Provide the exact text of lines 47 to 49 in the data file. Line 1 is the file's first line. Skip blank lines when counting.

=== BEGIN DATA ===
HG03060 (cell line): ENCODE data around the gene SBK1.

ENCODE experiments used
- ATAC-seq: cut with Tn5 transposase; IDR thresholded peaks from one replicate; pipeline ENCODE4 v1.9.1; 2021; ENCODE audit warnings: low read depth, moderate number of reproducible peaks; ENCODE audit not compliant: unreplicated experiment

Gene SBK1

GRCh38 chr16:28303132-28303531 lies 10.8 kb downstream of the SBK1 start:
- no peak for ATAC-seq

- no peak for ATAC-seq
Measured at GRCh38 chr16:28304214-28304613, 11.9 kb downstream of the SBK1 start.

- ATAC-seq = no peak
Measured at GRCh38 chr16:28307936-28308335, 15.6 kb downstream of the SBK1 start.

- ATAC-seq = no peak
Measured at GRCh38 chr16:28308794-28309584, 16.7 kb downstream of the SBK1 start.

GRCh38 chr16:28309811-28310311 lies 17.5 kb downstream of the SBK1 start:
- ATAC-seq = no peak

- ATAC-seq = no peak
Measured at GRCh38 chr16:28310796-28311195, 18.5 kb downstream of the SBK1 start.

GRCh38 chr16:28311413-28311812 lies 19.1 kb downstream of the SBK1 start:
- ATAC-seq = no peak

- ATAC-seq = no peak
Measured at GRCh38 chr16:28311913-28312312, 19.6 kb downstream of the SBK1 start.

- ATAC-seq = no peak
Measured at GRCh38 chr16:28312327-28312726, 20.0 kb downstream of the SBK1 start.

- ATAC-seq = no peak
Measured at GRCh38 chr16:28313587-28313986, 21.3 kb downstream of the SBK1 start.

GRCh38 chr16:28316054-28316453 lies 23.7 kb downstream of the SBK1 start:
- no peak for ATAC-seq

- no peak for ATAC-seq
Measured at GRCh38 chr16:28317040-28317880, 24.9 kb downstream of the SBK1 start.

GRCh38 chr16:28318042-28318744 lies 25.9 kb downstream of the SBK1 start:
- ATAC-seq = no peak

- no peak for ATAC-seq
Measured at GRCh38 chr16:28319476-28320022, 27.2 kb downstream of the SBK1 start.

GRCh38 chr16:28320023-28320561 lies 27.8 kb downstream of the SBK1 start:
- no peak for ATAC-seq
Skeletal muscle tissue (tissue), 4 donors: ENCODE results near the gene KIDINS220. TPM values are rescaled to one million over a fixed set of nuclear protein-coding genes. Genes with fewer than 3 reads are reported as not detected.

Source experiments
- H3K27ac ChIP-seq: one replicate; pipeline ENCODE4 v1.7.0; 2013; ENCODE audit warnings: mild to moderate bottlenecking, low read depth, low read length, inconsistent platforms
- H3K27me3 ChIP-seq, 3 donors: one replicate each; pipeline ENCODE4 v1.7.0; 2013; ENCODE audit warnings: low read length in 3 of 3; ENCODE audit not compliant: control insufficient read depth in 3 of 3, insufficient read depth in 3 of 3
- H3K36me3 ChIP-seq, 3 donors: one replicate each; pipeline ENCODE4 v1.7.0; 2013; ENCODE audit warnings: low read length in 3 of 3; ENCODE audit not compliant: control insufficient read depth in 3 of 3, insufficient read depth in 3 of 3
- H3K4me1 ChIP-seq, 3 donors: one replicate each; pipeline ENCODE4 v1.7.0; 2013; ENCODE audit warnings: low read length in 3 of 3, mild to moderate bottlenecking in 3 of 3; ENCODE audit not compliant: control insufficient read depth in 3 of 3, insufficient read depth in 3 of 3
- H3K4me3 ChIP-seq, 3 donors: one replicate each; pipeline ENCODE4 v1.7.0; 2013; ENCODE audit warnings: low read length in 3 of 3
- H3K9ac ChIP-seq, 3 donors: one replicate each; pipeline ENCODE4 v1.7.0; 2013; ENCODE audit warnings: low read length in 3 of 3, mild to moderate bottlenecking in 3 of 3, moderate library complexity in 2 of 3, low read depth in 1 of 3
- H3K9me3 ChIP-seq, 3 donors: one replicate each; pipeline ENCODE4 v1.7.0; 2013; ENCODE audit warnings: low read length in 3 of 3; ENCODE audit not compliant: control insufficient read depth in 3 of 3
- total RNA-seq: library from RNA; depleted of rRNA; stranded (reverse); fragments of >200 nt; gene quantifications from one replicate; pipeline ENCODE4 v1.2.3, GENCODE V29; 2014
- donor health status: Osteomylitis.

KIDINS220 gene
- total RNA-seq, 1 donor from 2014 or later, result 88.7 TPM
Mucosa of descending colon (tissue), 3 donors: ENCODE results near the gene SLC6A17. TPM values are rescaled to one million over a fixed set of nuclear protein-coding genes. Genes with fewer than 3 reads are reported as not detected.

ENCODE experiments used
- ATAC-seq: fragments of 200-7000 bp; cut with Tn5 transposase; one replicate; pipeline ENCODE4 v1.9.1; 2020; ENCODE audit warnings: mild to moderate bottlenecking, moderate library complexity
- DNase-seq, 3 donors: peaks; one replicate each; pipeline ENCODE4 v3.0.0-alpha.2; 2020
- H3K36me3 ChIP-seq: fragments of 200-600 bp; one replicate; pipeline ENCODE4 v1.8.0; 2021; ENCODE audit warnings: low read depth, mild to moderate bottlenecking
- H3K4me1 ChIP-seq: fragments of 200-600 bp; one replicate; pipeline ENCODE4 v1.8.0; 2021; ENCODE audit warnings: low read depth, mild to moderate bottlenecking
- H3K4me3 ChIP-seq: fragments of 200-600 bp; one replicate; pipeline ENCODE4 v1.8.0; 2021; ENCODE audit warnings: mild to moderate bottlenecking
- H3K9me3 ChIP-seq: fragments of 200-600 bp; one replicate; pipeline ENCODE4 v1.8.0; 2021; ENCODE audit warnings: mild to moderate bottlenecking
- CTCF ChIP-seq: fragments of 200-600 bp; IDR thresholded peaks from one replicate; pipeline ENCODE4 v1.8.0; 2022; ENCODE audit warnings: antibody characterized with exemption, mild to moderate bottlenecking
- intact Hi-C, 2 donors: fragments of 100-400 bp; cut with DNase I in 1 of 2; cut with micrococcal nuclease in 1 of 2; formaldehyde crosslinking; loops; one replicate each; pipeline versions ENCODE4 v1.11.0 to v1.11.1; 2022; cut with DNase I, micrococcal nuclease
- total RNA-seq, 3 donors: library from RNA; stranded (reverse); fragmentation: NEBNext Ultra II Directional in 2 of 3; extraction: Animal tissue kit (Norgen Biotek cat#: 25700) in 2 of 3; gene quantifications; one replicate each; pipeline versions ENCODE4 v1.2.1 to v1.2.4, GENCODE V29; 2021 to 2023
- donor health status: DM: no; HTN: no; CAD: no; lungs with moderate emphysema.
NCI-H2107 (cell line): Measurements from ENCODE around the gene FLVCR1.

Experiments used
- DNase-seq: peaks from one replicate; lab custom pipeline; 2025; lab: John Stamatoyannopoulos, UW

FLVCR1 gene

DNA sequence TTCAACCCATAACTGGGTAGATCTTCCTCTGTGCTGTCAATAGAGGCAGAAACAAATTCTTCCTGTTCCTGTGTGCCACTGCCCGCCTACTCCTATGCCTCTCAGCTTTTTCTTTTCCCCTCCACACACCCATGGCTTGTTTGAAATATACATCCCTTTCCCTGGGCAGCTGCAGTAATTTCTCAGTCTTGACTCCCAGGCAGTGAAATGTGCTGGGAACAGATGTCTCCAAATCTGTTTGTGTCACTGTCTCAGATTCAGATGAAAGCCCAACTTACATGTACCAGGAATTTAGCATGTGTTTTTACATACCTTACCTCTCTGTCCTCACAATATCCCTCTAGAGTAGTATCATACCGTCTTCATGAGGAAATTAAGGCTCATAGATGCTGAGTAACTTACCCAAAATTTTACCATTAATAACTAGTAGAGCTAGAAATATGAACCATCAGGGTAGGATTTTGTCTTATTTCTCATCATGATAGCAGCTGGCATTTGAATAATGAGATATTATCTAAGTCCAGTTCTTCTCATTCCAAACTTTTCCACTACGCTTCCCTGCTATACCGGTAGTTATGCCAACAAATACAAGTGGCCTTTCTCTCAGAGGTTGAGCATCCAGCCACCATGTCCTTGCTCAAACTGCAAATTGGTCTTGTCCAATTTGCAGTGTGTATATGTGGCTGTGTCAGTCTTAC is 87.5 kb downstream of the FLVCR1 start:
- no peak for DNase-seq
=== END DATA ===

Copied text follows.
- total RNA-seq, 1 donor from 2014 or later, result 88.7 TPM
Mucosa of descending colon (tissue), 3 donors: ENCODE results near the gene SLC6A17. TPM values are rescaled to one million over a fixed set of nuclear protein-coding genes. Genes with fewer than 3 reads are reported as not detected.

ENCODE experiments used